If you were to list some of the safer operating environments for the energy sector worldwide, the north of Iraq might not immediately spring to mind. However, the territories administered by the Kurdish Regional Government (KRG) are currently just that.
It must be many a small boy's dream to become an astronaut: to explore the unknown, to use fantastic technology and gadgets and to push the boundaries of man's capabilities.
In my article "Deal or No Deal" (Energy, November, 2011), I highlighted my expectation of increased bid activity from National Oil Companies (NOC's) given their significant sovereign wealth fire-power and the perception that in current volatile markets, there was value to be exploited.
Oil and gas sector interest in initiatives designed to improve the quality and efficiency of business services - finance, human resources, supply chain, etc - has intensified over the past few years, but the reasons will differ depending on the scale and maturity of a business.
So, the London 2012 Olympic Games have been broadly hailed as a huge success. The impressive sports facilities were ready on time, the city's transport system functioned well and Londoners generally kept working as usual.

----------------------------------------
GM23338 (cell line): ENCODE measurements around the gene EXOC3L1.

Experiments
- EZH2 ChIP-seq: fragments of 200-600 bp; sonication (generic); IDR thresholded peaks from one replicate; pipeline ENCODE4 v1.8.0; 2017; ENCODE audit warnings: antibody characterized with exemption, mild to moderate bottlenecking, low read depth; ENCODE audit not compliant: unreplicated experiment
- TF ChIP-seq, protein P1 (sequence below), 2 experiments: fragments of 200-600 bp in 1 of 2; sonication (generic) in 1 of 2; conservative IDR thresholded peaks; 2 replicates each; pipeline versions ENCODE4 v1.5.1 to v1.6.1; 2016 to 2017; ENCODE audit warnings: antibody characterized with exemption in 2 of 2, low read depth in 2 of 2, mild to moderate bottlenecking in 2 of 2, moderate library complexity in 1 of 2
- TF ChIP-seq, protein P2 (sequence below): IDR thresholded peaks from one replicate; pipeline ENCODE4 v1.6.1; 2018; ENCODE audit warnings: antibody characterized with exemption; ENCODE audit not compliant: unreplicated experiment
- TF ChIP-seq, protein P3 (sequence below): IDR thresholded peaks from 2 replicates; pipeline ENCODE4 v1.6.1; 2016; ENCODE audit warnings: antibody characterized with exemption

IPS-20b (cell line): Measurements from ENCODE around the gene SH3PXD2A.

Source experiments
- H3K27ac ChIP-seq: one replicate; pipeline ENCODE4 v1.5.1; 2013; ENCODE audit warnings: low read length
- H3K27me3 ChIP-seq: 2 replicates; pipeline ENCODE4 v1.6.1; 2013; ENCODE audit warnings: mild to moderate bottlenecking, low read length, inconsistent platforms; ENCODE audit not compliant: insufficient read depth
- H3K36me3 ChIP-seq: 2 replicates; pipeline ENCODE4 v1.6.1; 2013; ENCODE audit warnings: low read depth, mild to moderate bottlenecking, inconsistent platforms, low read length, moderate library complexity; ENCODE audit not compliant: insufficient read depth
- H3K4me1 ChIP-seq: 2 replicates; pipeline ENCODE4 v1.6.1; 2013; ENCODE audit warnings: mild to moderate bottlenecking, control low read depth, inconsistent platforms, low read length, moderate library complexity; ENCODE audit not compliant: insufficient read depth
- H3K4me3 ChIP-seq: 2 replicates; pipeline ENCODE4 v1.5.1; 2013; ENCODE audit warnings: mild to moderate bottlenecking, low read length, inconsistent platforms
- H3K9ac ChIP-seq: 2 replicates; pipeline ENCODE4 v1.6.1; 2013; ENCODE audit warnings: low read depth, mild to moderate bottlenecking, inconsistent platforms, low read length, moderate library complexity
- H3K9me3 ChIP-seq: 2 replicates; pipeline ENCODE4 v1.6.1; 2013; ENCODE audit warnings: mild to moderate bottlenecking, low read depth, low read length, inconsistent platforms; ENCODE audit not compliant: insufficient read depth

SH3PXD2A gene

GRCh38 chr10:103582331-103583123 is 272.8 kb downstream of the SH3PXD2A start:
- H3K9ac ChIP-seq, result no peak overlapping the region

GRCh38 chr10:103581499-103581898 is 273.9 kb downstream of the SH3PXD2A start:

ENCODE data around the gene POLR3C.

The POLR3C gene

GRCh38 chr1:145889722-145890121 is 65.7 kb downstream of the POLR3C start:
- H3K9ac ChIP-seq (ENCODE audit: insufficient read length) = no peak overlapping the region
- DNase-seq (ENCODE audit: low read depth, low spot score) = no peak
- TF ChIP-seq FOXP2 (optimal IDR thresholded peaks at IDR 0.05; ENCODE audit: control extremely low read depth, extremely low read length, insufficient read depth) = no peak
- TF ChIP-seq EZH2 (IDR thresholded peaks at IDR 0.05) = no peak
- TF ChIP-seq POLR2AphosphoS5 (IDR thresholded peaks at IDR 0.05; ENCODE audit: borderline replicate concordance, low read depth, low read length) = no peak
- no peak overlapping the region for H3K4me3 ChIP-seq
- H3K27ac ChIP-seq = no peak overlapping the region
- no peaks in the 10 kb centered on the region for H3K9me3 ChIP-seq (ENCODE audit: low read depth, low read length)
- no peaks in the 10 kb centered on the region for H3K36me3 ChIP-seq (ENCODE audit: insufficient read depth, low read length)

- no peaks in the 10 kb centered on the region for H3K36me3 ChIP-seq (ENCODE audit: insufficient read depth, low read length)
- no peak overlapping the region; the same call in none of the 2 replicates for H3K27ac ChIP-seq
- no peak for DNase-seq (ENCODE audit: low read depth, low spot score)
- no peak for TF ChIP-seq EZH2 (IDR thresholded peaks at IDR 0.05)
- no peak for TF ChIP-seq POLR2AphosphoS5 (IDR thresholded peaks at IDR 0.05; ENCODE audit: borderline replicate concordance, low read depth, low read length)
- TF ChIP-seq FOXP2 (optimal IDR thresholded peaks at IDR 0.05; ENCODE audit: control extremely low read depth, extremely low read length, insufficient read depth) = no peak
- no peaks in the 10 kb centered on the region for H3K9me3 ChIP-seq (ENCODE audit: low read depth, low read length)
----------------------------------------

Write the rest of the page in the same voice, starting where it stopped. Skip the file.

Energy treaties with Norway seem to happen with puzzling regularity these days. Last October, the then UK energy secretary, Chris Huhne, and his Oslo counterpart signed "an historic energy agreement" - according to a DECC (Department of Energy & Climate Change) press release - to "co-operate further on renewables, oil and gas and the use of technology such as carbon capture and storage".
When people ask me where are our equivalents of the Norwegian companies Kvaerner, Aker, Kongsberg, Hitec, Framo and others such as Petroleum Geo-Services and Dolphin Geophysical or offshore drillers like Odfjell or Seadrill, or the powerful armada of offshore support vessels, then I really can't give them an answer.
Oil & gas explorers, particularly small-caps, have always caught the imagination of the private investor attracted by potentially significant rewards. Exploration success is often greeted by rapid share price ascent; disappointment on the other hand can result in a ruthless sell-off.
Last month saw the UK Government issue a consultation paper outlining proposals designed to provide oil companies with clarity on the issue of the availability of decommissioning tax relief.
On July 23, two of China's national oil corporations announced major deals involving the Canadian companies Nexen and Talisman. The transactions are very different in nature.
"The Barents Sea is now a sea of opportunities," the Norwegian Minister for Petroleum and Energy, Ola Borten Moe, stated in the announcement of the 22nd licensing round on June 26.
This summer has provided us with plenty of exciting sporting events to watch including the Euro 2012 football championships, the Tour de France and the London 2012 Games. It's been enormous fun to view from our sofas armed with a cool drink and some tasty snacks but have we been inspired to get out there and try some sporting activities for ourselves?